7. There is a difference between a painting that attests to the fact of the Incarnation (e.g. Road to Emmaus) and an attempt at a portrait. To deny the former as lawful could lead some to draw false conclusions about the Incarnation (i.e. that Jesus never quite “touched down,” some form of doceticism). But attempts to capture the reality of the personality of Jesus in a painting, or by an actor in a Jesus film, or by a novelist in attempted dialogue, reveal next to nothing about Jesus, and reveal a great deal of the manifest coxcombery of artists who are not nearly as good at their craft as they think they are. It makes me think less of Jesus in an edifying way, and more about how some artistic types could spend a couple days in the stocks in an edifying way. BBC producers notwithstanding, a vaudeville cloth lion is not Aslan.

8. God said not to do this in the Second Commandment (Ex. 20:4-5). Convoluted arguments that “we can too do it” need to spend at least some time showing what is being prohibited by this commandment, instead of constantly arguing what is still allowed by it. I understand that blue pomegranates in the Temple curtains are not prohibited by the Second Word. What is prohibited? What tendency in the natural man is being affronted by this prohibition? Unconverted men want to lust, they want to steal, they want to hate, and so God speaks His holiness into a sinful world. So what is it that unconverted men want to do with images? What holy word does God speak into a sinful, religious world? He says not to bow down before an image in religious devotion.

9. The commandment to honor parents is the first one with a generational promise, and which the apostle Paul points to (Eph. 6:2-3). But it is not the first commandment with a generational rider. The Second Word says this — that those who bow down to images are guilty of “iniquity,” and that their hatred of God will be visited to three and four generations (Ex. 20:5). In our worship of the Lord, we delight to include our children together with us in our worship, and this includes bringing them to the Table. But it is not enough to just include your children. What are you including them in? We do not bring them into a worship service with graven or painted images in it because we do not want a millstone tied around our stiff necks (Matt. 18:6). We do not want to be thrown into the depth of the sea. We want to present ourselves to the Lord at the last day, together with the children He has given us.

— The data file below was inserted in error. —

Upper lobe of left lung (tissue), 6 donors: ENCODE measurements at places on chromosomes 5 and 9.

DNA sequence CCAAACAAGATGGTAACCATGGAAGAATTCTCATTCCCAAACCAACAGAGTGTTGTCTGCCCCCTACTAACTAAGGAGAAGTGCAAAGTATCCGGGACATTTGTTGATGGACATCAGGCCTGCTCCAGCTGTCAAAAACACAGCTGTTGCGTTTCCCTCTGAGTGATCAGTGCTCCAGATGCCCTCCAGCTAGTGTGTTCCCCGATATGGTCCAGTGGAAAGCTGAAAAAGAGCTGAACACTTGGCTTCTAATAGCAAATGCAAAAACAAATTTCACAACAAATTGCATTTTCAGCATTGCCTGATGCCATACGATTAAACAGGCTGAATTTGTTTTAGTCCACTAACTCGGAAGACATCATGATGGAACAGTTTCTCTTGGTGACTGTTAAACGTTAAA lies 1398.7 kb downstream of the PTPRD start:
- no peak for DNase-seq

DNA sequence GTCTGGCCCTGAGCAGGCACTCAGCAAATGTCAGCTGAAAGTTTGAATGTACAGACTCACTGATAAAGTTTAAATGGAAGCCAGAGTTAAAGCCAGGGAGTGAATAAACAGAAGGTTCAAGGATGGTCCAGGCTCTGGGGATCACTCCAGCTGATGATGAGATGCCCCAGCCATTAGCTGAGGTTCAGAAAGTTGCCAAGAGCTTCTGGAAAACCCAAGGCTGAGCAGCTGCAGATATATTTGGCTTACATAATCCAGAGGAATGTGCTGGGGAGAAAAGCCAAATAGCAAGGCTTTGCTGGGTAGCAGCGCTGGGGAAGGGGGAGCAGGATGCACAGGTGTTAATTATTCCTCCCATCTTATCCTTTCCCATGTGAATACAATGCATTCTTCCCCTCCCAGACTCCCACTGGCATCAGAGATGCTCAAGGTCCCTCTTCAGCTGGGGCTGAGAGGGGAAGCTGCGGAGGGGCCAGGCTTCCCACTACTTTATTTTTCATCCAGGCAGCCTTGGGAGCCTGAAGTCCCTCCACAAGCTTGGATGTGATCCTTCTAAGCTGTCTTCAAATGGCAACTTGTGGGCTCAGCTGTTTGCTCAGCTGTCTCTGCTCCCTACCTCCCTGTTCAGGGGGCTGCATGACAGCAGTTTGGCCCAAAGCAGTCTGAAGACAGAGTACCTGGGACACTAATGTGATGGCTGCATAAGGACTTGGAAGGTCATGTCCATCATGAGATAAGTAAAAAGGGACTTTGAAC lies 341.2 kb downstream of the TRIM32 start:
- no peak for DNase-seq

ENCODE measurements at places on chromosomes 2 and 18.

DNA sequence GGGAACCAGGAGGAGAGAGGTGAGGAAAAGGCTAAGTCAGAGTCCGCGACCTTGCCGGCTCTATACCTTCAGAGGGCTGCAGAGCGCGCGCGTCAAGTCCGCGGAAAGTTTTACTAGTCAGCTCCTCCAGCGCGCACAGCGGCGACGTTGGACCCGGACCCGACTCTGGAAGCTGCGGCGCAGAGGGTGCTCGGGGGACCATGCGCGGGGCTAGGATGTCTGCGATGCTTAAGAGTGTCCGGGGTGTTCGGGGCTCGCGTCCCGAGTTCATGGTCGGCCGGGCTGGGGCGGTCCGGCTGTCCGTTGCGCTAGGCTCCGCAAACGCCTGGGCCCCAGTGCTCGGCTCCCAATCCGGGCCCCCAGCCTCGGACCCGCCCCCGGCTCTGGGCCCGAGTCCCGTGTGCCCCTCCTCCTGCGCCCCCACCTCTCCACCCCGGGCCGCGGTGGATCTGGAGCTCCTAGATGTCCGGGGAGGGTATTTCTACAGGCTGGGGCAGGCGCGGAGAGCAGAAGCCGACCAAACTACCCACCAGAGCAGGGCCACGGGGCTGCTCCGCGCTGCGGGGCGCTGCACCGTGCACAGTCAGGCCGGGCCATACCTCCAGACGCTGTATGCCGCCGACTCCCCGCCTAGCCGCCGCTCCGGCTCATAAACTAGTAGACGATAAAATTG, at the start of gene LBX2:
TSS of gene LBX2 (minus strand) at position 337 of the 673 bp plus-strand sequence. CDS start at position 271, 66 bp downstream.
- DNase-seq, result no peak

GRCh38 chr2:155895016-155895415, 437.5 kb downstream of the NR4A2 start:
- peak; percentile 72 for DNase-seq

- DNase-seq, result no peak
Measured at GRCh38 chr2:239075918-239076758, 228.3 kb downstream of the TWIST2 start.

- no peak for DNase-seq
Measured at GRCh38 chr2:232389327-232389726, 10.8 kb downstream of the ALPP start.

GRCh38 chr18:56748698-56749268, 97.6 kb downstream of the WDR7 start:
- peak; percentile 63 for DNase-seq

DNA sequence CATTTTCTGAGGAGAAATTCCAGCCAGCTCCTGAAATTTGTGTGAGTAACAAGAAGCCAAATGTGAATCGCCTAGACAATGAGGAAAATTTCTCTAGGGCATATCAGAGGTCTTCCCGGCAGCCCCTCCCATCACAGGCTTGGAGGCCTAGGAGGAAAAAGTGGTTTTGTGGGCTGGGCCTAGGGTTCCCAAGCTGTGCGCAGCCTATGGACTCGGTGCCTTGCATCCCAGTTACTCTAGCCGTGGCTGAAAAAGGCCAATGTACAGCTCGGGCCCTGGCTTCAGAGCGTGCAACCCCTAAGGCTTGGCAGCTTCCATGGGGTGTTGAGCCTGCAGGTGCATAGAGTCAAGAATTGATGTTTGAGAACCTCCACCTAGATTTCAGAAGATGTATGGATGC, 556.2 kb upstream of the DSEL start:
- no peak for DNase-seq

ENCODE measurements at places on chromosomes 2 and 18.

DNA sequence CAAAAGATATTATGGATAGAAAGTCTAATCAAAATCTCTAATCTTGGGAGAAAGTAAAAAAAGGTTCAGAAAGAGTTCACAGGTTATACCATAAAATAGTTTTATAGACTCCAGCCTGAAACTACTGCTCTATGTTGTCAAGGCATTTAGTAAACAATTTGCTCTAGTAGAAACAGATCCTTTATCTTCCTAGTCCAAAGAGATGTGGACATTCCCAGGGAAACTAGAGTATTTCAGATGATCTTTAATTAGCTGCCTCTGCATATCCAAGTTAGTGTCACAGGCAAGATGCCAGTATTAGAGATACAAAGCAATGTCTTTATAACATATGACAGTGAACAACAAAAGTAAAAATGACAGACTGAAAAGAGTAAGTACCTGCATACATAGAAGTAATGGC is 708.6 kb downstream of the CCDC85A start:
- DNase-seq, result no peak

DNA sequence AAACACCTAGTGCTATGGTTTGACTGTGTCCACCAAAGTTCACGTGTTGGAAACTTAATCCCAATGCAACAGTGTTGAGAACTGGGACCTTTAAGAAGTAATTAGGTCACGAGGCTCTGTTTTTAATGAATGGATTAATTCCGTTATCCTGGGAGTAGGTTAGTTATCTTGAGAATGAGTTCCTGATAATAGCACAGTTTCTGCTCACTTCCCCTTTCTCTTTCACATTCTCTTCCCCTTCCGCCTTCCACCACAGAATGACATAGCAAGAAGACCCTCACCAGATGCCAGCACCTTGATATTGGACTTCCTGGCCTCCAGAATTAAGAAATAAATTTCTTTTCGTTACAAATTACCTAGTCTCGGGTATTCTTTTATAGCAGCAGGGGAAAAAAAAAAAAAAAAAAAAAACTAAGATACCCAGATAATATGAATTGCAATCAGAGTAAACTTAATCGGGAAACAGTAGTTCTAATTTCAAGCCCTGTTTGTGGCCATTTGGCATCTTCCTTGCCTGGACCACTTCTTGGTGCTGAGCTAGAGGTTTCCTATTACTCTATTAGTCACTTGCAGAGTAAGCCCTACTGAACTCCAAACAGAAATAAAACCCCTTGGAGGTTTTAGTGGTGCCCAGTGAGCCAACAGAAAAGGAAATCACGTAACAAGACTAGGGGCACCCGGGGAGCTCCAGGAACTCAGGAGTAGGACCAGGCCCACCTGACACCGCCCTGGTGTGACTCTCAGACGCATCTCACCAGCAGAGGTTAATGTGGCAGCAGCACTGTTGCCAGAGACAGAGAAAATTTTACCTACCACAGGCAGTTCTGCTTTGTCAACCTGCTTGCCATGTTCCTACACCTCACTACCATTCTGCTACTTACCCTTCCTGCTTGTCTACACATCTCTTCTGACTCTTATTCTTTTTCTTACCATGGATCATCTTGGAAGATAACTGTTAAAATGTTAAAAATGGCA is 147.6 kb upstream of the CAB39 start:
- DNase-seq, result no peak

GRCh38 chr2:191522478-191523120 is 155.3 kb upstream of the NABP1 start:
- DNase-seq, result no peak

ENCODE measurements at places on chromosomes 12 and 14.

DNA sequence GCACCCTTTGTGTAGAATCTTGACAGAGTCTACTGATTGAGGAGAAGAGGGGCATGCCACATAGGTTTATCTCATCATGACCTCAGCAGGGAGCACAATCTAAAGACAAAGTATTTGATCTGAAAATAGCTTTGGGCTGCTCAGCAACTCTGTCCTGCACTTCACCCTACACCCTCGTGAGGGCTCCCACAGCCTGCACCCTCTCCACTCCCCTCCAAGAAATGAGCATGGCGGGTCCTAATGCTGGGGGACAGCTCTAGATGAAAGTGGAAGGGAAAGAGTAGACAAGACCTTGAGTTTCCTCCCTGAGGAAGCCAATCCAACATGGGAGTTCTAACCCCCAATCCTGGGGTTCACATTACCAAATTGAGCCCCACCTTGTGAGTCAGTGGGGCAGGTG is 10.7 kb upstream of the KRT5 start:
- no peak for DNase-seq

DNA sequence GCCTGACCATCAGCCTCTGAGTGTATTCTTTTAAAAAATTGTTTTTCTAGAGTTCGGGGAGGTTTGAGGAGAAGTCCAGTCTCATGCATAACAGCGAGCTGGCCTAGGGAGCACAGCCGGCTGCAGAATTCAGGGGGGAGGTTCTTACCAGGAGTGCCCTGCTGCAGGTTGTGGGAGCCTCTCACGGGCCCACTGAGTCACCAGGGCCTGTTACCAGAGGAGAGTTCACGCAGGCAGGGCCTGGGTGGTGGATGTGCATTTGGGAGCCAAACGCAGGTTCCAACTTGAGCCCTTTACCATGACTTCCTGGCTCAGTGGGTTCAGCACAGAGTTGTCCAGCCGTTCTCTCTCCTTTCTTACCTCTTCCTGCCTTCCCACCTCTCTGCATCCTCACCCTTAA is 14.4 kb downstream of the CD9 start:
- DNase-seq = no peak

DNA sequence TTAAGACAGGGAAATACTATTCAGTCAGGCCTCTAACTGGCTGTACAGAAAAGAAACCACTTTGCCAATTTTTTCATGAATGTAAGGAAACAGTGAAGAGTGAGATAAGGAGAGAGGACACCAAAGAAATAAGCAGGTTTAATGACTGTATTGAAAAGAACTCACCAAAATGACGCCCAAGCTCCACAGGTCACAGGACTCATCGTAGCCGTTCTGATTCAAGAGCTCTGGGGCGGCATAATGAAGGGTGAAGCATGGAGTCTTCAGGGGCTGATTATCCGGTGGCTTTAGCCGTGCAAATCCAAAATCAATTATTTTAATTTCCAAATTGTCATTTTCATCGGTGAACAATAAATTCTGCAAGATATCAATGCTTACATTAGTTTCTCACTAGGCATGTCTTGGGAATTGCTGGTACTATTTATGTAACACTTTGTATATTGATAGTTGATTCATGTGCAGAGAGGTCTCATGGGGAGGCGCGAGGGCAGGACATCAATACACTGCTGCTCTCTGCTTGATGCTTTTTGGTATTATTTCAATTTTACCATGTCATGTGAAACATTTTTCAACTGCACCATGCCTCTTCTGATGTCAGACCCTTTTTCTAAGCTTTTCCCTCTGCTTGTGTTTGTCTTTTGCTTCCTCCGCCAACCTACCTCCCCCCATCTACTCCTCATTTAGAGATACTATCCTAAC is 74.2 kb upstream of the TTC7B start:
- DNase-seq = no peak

10. Idolatry is a grievous and soul-threatening sin, and not a denominational distinctive. An ability to follow and understand these arguments is spiritually given, and cannot be apprehended by those who are still natural men. This is why the new birth is absolutely necessary.

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10 years ago

You call the veneration of icons “idolatry”. Do you imply that those who worship this way are in fact worshipping something besides Christ? The image itself perhaps? Or could it be that they worship the risen Christ sitting at the right hand of the Father while using an image (one of thousands) to aid- in the same way they might use a hymn, candle, feast, or cross? It seems to me that the 2nd commandment was speaking of worshipping false gods. But when I see an Icon of Christ, Pantocrator I don’t 1) feel drawn to worship the work of… Read more »

Phil Lovelady`
Phil Lovelady`
1 year ago

I guess the Westminster Confession got this one wrong?